WEATHER IN LINCOLN COUNTY

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Yachats residents bid a tearful farewell to “Sambergini”

Yachats Commons, Friday evening

A Yachats Commons full of friends gave a tearful goodbye to a boy they described as a survivor of an upbringing fraught with family tragedy and challenges that would have flattened other boys – but Sam Mullane kept moving forward and pleased many, and earned the respect of many, of all age brackets and walks of life. Teenagers to the elderly packed the Commons to share and to listen to life stories and memories from those who knew “Sambergini” as his friends called him.

They described Sam as a young boy having to take on some of life’s raw elements despite his young years. Yet, they say, he sought to be a significant member of the Yachats community, helping other disadvantaged youth like himself and offering friendship of a depth and commitment that belied his young years.

Sam helped design and build the Peace Garden behind the Commons.

Sam’s death was anything but peaceful. He was at his home 12 miles up Ten Mile Road Thursday night, May 31st, when something awful happened. Because there were two wanted men inside his home, Oregon State Police SWAT members approached the house, carrying a search warrant and arrest warrants for the two men, Matthew Hubeny and Justin Wood. The two Yachats residents were wanted for the severe beating of another Yachats man earlier in the month. State Police have released little information about what happened right outside the home before Mullane was fatally wounded by members of the SWAT Team. A release stated only that Mullane appeared on the front porch, armed with a rifle. Moments later Mullane was gravely wounded and died. The OSP release said only that an investigation has been initiated to chronicle the events leading up to the use of deadly force. OSP did not indicate how long it may take to issue more information on the case.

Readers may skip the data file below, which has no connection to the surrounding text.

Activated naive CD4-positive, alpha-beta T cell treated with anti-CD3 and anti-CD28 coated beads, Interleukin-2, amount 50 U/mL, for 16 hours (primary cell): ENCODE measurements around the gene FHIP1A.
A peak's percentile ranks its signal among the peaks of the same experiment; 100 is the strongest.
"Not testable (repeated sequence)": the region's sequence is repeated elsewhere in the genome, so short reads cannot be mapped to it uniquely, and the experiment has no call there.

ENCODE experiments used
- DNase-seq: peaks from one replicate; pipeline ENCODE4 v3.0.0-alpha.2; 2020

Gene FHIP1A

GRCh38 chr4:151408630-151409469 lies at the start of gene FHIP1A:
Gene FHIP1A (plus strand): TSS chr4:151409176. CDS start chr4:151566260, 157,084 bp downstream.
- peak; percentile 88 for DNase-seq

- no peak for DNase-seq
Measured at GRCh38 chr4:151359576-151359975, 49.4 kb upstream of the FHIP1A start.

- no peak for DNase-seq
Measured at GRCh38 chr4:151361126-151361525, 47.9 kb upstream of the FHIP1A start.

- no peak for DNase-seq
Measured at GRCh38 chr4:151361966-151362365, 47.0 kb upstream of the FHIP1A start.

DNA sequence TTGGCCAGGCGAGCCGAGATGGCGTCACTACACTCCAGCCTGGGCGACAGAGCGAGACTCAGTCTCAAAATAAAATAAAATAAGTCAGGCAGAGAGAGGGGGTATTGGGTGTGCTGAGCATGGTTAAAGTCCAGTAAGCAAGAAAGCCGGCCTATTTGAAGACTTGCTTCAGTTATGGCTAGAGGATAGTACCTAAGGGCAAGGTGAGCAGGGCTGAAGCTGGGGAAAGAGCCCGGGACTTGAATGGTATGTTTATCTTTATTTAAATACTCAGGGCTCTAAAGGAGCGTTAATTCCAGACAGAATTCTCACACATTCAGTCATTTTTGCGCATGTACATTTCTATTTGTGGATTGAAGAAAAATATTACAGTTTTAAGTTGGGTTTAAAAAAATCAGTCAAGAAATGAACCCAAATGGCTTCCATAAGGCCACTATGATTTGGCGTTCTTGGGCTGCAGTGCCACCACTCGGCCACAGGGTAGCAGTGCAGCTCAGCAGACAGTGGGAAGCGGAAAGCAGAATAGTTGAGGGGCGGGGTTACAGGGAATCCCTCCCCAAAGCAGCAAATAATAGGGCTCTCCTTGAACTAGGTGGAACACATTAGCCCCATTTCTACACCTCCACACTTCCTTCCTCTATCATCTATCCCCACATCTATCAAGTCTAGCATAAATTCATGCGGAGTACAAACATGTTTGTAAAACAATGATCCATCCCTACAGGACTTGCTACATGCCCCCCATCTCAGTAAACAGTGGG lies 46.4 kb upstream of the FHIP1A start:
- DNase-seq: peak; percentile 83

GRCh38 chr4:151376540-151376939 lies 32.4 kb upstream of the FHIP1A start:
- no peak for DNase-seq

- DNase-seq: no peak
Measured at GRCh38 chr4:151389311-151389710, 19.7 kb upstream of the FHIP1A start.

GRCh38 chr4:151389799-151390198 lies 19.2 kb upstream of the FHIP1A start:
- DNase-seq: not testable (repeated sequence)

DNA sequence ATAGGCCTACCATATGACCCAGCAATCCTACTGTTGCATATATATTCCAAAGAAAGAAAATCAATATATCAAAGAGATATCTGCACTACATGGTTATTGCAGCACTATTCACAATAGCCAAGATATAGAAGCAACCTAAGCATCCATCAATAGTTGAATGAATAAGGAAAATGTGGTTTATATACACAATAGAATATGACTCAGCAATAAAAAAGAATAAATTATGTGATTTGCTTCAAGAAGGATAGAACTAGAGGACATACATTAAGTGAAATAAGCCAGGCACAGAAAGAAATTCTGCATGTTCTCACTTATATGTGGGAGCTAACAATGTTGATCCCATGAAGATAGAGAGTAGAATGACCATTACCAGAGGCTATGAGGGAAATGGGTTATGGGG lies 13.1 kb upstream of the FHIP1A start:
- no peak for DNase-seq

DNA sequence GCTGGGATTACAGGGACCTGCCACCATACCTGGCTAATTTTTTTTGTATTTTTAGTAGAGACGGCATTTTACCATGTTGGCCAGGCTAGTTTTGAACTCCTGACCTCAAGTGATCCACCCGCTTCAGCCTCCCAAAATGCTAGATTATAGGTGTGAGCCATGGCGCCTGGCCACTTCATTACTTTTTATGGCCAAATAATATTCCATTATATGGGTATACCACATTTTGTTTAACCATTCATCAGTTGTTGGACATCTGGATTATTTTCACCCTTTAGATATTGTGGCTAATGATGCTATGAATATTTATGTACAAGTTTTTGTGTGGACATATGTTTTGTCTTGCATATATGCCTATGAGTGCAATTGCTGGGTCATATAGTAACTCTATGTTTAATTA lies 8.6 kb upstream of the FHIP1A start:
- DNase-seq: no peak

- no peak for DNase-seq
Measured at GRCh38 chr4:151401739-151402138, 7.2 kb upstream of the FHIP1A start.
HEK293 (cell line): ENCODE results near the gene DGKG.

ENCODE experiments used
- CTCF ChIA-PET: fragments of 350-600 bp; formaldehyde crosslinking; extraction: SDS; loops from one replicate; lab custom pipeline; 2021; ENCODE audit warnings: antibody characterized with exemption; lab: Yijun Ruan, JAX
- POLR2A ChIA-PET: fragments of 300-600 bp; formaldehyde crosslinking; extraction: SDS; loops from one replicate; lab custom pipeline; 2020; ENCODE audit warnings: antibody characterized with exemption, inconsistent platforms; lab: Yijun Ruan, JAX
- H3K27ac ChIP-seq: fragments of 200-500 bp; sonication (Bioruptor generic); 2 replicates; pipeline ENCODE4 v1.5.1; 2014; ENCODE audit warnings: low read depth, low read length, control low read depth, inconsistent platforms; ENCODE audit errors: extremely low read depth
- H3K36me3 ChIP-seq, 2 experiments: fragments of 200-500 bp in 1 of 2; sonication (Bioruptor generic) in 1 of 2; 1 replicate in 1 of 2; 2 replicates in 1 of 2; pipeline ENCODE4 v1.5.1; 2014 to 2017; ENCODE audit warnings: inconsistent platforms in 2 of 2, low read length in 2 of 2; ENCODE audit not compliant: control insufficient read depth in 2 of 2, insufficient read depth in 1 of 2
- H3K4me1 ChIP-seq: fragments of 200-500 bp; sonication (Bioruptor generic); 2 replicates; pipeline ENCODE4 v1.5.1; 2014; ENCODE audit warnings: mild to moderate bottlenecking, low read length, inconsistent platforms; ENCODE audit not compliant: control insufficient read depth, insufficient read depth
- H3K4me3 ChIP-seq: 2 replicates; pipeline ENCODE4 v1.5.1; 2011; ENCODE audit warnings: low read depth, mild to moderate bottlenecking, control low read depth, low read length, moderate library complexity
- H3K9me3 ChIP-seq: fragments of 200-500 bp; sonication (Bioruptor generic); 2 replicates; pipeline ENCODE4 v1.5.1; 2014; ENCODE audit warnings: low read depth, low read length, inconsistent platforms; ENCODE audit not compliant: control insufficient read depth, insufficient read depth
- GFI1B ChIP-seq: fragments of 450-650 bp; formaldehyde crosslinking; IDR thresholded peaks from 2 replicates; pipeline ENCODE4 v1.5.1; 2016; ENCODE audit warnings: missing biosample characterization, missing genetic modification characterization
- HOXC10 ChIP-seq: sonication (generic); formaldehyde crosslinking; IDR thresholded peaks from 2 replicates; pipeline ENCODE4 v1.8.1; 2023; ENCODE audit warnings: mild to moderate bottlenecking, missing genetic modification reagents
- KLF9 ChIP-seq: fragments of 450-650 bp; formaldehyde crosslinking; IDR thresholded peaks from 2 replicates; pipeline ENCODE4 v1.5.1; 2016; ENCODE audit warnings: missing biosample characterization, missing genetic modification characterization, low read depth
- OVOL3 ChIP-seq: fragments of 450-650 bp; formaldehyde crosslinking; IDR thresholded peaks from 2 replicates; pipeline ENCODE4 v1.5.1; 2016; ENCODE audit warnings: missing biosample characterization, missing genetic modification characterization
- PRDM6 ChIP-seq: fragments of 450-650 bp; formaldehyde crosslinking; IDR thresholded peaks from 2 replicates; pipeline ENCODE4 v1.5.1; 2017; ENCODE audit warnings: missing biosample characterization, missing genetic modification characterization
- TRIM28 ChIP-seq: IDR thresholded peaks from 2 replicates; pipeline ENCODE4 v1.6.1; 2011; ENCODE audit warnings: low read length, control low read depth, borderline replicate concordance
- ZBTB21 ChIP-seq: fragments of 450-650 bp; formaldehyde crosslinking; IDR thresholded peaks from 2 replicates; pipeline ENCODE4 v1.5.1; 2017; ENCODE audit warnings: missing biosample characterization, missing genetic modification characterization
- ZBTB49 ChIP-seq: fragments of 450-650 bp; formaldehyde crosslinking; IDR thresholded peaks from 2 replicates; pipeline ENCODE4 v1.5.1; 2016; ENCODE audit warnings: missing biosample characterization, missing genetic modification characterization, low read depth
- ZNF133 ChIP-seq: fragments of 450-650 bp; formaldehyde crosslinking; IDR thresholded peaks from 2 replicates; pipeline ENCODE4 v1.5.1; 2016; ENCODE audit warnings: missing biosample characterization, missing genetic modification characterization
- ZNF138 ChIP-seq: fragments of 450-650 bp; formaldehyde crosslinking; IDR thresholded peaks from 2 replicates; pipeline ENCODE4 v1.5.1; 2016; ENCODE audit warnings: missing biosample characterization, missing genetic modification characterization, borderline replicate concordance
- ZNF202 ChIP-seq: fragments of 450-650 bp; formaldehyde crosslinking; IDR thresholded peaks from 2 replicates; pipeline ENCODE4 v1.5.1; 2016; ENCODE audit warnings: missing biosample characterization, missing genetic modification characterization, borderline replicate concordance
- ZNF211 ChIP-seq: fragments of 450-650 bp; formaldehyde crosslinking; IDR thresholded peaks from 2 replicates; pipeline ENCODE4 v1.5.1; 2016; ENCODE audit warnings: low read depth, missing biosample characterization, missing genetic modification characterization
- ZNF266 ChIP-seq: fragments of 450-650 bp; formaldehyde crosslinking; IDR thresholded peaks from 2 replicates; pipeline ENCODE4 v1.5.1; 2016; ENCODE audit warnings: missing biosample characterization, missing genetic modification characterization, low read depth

But Friday night’s gathering at the Yachats Commons didn’t involve much talk about the circumstances of Sam’s death. They focused on their feelings for an 18 year old youth that had left such a mark on the town, someone who could be called a diamond in the rough who perhaps allowed the “wrong crowd” into his home. Many childhood stories were given by young people, stories from a teacher who worked with Sam in school; next door neighbors who fondly remember how much they enjoyed Sam and how they loved him…his sweet caring ways and his vigilance at protecting his younger brother Garth who now lives with family in Portland. A firefighter told the crowd that he had been helping Sam gather parts so that he could fix a neighbor’s decorative windmill.

It was a tough night for Yachats. It was tough because so many seem to be feeling that the town may not have given enough of what Sam needed most. Love and encouragement. They knew he was a survivor with special strengths and forces of character that helped him overcome his stressful childhood. One speaker urged everyone in the room that “If you know a young person who is having a difficult time, offer sincere and heartfelt encouragement and praise. Give both freely and with love! Never pass up the opportunity to do that.”

The townspeople walked outside and headed down a rainy path to the Peace Garden behind the Commons. There they lit candles and further shared their life experiences with Sam and how hard it is to accept that he’s gone forever.

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